The cartridge 20 houses one or more fluid sources 44. The cartridge 20 further has space for four plunger modules 24. Each plunger module 24 has three plunger members which are used for pumping fluid through a linear fluid conduit positioned directly beneath the module 24. The inside end of the fluid conduit connects to one of the fluid sources in the body of the cartridge 20. At the outer end of the linear fluid conduit a connector 26 serves as the output port for delivering fluid into an output lumen.
In FIG. 1, all four lumens are being used by the cartridge 20. The lumens are fused together to form a multi-lumen tube for outputting the fluid to a connector for making connection with an implanted catheter, for example. The multi-lumen output tube may be connected to any of a variety of a multi-lumen connectors. Three possibilities are shown in FIG. 1. A needle connector 28 may be used in which each lumen is connected to a hollow injection needle. The needle connector may be inserted through a silicone block to make connection with a connector for a multi-lumen catheter. Another option is a multi-lumen connector such as that described in co-pending U.S. patent application Ser. No. 178,673 filed on Apr. 7, 1988, owned by the same assignee as the present invention. The disclosure of said application is hereby incorporated by reference herein. A third possibility for the output tube is to connect each lumen separately to a luer connector 32 so that individual connections can be made to four separate catheter lines.
The cartridge 20 is provided with a retaining knob 34 on two opposite sides near its front end. The retaining knob 34 is preferably a linear flange cocked at an angle with respect to the bottom of the cartridge. Preferably, the knob 34 is cocked at approximately a 45 degree angle with respect to the bottom of the cartridge, one end of the knob pointing towards the top of the cartridge and the other end of the knob pointing towards the front end of the cartridge. This permits the end of the knob 34 which points towards the top of the cartridge to be inserted into the retaining hole 18 in the pump housing 10 while the rear of the cartridge 20 hangs below the pump as shown in FIG. 2. The retaining hole 18 has an entrance opening 19 at the front of the housing. Once the entire knob 34 has been inserted through the opening 19 into the retaining hole 18, the cartridge 20 can be swung upwards to fully engage the pump housing 10.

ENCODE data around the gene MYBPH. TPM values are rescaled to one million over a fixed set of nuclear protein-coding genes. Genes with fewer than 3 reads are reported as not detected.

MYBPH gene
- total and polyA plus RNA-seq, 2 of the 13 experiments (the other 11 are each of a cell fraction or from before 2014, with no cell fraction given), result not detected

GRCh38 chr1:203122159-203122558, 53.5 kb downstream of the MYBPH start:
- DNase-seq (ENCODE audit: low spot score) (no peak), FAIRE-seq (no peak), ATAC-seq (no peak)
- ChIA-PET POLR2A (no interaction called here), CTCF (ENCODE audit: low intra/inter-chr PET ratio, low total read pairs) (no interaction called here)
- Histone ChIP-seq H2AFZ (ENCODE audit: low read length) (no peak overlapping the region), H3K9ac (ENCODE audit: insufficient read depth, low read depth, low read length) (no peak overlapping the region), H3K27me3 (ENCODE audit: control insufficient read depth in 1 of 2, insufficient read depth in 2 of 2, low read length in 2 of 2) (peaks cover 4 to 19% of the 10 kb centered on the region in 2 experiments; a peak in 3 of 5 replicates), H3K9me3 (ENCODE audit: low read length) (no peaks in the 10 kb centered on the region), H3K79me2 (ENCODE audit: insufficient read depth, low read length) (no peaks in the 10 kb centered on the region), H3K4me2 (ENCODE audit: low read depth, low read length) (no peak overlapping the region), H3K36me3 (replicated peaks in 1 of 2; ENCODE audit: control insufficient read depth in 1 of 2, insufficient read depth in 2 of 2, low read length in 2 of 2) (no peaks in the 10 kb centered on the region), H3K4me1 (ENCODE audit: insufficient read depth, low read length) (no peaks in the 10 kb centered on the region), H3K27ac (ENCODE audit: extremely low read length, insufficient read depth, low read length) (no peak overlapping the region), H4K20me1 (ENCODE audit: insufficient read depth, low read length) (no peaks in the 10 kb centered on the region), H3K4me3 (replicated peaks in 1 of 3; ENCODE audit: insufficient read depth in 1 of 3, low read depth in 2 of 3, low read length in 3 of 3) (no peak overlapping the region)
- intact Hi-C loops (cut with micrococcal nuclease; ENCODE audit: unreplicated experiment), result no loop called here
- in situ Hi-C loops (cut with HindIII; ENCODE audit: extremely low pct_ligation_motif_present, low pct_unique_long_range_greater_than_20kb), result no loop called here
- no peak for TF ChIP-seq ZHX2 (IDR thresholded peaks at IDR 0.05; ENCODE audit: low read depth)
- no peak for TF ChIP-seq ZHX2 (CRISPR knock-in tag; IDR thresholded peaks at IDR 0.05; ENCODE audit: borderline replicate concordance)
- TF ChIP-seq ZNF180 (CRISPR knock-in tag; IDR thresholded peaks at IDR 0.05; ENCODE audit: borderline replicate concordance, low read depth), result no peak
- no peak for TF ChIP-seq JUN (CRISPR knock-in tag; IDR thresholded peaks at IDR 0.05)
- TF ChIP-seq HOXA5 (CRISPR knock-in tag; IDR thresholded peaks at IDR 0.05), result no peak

At the rear of the pump housing 10, a lock 36 is provided for engaging a tab 22 on the rear end of the cartridge. The lock 36 according to the presently preferred embodiment is provided with a beveled edge 38 and a retaining edge 39. A spring 40 urges the lock 36 to hold the cartridge in place. As the cartridge 20 is pushed up into the housing, the cartridge tab 22 slides along the beveled edge 38 and pushes the lock back against the action of the spring 40. Once the tab 22 gets above the retaining edge 39, the spring forces the lock back beneath the cartridge tab 22 so that the tab 22 is held up on top of the retaining edge 39. Thus, the lock 36 prevents the cartridge 20 from falling out of the pump housing. At the front of the cartridge, the retaining knob 34 which entered the retaining holes 18 in a horizontal position are at an angle when the cartridge is fully inserted. Thus, the retaining knobs 34 cannot slide out of the retaining holes 18.
The cartridge lock 36 of the pump housing is further shown in FIG. 4, where it can be seen that the lock 36 swivels about an axis 41. The spring 40 urges the engaging end of the lock 36 against the cartridge 20. A cartridge can be released from the pump housing 10 by pushing against the other end of the lock 36 which forms a button 42 through an opening in the pump housing. When button 42 is pressed, the lock 36 swings away from the cartridge 20, permitting the tab 22 to disengage from the retaining edge 39 of the lock. Thus, the back end of the cartridge can fall out of the pump housing and when the retaining knobs 34 are in horizontal position with respect to the pump housing, they may be slid out through the openings 19.
FIG. 3 reveals the fluid sources stored within the cartridge 20. Each fluid source 44 is provided with a linear fluid conduit 45 beneath a plunger module 24. The fluid sources 44 are flexible pouches. The presently suggested procedure for using the cartridges 20 is to provide them with empty pouches. The desired fluid is injected into the connector port 26, using a syringe or other conventional means. After filling the pouch 44 with the desired amount of fluid, the connector port 26 is attached to the output tube. When all of the pouches are filled with their fluid, the cartridge may be inserted into the pump housing 10 and a purge cycle may be run on each of the fluid sources to pump out all of the air which may have gotten into the pouch or conduit line. After purging the air, the cartridge 20 is ready for use in an infusion.